When you study English, the whole world opens up to you: English is now more widely spoken than any other language, and plays a vital role in international communication – especially in business and science. Anglophone culture also pervades daily life through movies, music, advertising, and the media. The academic study of English deals with the contemporary range of the language and the English-speaking world from linguistic, literary, and socio-cultural perspectives, while also addressing its long history. This approach promotes a clearer understanding of cultural change at the global and local level, and of the social and political challenges arising from the status of English as the world’s most important lingua franca. At the University of Basel, we address this spectrum of issues through a strong cultural and interdisciplinary approach based on courses in literary studies, linguistics, and language education.

Focal areas of teaching and research

At the University of Basel’s English Department, research and teaching take place in two academic subfields:Literary Studies and Linguistics.

The subfield Anglophone Literary Studies takes an interdisciplinary approach based on cultural studies to address anglophone literature in the context of intellectual and cultural history, as well as in connection with other media. Anglophone Literary and Cultural Studies in Basel focus on the following points:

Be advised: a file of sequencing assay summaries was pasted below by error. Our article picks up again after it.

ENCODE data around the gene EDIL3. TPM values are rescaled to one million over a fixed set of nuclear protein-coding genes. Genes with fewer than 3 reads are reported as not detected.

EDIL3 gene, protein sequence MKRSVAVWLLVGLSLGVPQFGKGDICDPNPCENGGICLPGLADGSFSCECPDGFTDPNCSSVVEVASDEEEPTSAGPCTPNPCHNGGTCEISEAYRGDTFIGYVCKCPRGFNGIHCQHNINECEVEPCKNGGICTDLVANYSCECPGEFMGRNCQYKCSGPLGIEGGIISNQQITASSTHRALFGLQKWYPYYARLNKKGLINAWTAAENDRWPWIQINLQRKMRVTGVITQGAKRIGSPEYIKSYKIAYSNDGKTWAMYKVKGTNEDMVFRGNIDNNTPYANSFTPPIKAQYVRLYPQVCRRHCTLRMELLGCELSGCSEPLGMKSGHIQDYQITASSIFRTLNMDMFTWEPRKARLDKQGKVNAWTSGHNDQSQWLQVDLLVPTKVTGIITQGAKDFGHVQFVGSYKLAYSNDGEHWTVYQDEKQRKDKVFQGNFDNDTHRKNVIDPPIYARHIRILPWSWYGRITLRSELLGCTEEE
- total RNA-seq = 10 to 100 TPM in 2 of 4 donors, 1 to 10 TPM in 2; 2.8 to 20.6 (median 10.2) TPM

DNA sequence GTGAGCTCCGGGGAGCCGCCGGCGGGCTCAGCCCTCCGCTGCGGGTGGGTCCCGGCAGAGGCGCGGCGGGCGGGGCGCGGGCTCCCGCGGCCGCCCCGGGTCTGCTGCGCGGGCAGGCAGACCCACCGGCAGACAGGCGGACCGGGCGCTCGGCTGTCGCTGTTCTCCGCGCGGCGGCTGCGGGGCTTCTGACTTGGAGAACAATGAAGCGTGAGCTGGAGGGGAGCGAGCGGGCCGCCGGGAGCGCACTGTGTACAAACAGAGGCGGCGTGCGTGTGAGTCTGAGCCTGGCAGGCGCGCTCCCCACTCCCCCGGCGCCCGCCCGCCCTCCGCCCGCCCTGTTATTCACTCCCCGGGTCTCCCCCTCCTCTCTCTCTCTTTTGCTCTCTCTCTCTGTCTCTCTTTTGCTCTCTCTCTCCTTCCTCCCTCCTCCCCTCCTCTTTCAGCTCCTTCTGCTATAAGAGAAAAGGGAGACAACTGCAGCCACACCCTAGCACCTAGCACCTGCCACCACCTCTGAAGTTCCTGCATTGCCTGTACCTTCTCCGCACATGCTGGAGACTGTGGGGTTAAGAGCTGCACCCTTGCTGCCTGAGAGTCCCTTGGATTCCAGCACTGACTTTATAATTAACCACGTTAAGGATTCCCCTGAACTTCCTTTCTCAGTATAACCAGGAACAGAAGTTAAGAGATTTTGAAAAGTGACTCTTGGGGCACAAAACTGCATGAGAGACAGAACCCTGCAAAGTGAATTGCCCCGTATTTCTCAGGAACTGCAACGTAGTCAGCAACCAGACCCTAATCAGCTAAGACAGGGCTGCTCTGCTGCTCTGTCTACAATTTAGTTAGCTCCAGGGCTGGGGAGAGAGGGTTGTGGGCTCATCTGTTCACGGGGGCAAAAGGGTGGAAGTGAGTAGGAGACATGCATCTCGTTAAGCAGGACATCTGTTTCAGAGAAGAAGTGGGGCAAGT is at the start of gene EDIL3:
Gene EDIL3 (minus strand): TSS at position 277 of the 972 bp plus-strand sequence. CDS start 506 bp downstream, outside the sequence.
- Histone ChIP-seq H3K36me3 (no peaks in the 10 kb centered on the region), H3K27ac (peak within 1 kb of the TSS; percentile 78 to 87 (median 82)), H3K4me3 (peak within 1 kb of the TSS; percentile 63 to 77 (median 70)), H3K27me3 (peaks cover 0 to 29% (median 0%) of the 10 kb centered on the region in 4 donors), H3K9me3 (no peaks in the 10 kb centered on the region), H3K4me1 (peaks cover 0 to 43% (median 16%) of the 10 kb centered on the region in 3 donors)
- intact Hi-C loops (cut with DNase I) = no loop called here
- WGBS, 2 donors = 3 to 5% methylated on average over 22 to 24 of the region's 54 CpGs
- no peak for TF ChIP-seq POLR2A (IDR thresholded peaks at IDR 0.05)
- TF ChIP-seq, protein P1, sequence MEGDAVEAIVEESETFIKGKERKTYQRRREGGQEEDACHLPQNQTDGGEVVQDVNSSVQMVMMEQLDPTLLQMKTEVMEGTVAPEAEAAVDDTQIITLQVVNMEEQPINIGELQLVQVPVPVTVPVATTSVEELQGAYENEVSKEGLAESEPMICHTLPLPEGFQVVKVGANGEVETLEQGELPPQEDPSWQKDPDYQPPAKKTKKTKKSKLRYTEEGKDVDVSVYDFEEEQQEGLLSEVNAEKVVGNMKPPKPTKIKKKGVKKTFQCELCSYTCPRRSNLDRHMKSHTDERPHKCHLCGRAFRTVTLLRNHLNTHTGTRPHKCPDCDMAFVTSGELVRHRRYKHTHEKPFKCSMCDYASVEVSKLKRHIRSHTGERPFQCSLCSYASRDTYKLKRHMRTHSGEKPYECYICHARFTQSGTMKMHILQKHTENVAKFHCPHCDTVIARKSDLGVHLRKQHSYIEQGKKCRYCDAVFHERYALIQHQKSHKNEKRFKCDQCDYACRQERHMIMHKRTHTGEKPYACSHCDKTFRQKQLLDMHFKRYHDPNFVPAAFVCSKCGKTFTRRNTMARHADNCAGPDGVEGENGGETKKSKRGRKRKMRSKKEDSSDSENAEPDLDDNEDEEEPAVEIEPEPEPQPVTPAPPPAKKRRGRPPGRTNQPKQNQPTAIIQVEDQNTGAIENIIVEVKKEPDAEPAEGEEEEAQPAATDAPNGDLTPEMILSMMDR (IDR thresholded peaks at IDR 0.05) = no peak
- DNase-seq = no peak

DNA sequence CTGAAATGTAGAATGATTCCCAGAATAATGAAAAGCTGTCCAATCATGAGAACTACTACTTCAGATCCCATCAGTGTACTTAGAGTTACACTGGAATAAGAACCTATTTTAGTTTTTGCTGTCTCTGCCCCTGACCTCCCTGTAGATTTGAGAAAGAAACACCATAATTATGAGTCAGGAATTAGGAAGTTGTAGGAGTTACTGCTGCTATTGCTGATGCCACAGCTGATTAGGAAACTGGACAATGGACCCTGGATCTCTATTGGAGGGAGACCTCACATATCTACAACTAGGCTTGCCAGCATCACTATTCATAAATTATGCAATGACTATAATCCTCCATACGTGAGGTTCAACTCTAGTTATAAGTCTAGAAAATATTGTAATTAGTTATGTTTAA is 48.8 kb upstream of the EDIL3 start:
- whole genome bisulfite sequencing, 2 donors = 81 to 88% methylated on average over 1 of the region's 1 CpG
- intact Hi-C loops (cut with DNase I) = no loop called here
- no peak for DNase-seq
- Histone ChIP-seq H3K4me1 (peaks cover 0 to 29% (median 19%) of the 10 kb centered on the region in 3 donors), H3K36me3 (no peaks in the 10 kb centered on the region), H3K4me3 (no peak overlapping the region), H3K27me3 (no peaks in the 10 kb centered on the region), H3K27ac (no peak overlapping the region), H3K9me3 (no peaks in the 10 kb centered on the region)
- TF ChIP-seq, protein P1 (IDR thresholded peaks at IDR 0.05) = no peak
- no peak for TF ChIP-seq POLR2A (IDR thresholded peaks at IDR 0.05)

• English and Irish literature and culture since the Renaissance, especially in the fields of drama in the age of Shakespeare, literature and memory, and literature and space (cultural topographies);
  • American literature from the 18th to the 21stcentury;
  • Postcolonial literature and theory;
  • Literary, cultural and media theory, as well as aesthetics.

The subfield Linguistics of English studies the significance and functions of the English language in the past and present, in public and private, in culture and science, and of course in everyday life. Anglophone linguistics in Basel has the following focal points:

  • Cognitive linguistics and psycholinguistics, especially language acquisition;
  • Sociolinguistics, pragmatics and discourse analysis of English.

At bachelor level, the curriculum introduces students to the complex field of English language(s), literatures, and cultures, andto the theories and methods of linguistics, literary studies, and cultural studies. Students develop an understanding of English and the associated phenomena from a social, cultural, historical, and cognitive perspective. In addition, an essential component of the curriculum is the acquisition of excellent language skills, particularly for academic contexts (both written and oral).

Almost all courses at the English Department are taught in English.

Program structure

A bachelor’s is the first degree a person can earn. It requires a total of 180 credit points (CP). The Bachelor's Degree Program in English is one of two subjects studied, each worth 75 CP. Free electives (30 CP) are also included. One ECTS credit point equates to approximately 30 hours of work.

Bachelor of Arts (180 CP)
75 CP
Degree subject of the Faculty of Humanities and Social Sciences
or extra-faculty
75 CP
Free electives
 30 CP
Two degree subjects

Combination of subjects